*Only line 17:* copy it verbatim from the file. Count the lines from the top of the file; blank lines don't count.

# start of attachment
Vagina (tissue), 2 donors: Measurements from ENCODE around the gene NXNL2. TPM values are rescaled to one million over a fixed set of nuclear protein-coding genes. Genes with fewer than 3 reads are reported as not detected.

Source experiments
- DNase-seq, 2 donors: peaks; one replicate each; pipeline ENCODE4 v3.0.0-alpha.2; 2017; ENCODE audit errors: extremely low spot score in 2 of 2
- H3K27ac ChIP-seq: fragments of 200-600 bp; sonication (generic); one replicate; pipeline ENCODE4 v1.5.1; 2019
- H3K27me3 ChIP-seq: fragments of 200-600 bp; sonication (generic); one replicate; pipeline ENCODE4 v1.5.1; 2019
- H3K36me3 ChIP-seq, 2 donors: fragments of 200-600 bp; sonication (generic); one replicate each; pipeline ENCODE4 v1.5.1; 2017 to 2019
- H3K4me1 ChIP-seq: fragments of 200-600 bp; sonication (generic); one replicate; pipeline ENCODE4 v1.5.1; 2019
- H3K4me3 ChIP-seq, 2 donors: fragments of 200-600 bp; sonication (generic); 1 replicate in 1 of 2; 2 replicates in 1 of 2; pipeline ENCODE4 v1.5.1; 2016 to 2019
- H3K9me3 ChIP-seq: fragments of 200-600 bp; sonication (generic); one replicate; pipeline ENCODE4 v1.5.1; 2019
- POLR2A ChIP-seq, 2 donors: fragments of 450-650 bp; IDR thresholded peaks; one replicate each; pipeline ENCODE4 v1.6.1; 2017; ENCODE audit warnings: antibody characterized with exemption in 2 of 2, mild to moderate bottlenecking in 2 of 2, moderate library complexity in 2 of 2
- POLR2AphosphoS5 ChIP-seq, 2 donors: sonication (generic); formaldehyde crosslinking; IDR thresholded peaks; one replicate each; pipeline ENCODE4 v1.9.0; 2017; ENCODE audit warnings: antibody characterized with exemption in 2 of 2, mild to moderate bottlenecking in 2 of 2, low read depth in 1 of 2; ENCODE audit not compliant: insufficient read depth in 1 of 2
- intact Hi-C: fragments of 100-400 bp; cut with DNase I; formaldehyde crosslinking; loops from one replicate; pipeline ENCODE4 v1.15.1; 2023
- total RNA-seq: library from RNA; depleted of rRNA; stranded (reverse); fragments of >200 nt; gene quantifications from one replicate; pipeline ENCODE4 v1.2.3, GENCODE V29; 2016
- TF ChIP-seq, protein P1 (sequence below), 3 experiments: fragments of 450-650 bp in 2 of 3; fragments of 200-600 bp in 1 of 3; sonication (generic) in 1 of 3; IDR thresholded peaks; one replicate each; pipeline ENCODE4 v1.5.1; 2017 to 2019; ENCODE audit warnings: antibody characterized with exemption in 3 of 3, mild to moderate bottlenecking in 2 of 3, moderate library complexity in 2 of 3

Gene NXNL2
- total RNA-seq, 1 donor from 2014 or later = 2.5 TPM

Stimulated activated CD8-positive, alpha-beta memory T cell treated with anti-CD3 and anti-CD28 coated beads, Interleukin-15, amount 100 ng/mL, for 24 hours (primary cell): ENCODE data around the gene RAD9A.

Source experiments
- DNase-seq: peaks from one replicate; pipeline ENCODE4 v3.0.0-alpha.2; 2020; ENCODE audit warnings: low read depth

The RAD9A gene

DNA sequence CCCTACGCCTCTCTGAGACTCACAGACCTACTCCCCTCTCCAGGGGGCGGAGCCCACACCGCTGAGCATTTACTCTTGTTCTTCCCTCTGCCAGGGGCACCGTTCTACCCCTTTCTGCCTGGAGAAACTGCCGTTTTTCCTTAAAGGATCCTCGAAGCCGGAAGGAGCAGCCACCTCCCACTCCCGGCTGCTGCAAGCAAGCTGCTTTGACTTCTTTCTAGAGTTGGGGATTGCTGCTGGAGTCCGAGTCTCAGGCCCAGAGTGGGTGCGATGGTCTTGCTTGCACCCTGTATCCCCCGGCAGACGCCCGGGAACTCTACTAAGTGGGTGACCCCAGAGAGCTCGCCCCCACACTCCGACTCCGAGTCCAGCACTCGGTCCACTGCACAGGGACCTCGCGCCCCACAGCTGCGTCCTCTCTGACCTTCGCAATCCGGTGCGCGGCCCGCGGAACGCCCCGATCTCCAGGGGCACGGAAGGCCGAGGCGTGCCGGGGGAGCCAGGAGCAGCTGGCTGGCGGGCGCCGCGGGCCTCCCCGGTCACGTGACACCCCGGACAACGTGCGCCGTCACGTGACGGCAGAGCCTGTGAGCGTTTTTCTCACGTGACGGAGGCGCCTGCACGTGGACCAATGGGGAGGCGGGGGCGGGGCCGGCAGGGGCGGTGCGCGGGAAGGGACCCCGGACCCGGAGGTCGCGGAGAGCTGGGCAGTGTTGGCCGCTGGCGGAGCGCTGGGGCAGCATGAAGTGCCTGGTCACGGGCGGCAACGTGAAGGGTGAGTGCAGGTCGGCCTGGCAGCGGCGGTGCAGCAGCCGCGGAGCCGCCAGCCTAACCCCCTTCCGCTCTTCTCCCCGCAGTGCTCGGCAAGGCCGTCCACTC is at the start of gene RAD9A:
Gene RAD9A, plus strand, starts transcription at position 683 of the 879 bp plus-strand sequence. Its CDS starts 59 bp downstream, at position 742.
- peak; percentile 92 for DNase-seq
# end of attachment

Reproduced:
Stimulated activated CD8-positive, alpha-beta memory T cell treated with anti-CD3 and anti-CD28 coated beads, Interleukin-15, amount 100 ng/mL, for 24 hours (primary cell): ENCODE data around the gene RAD9A.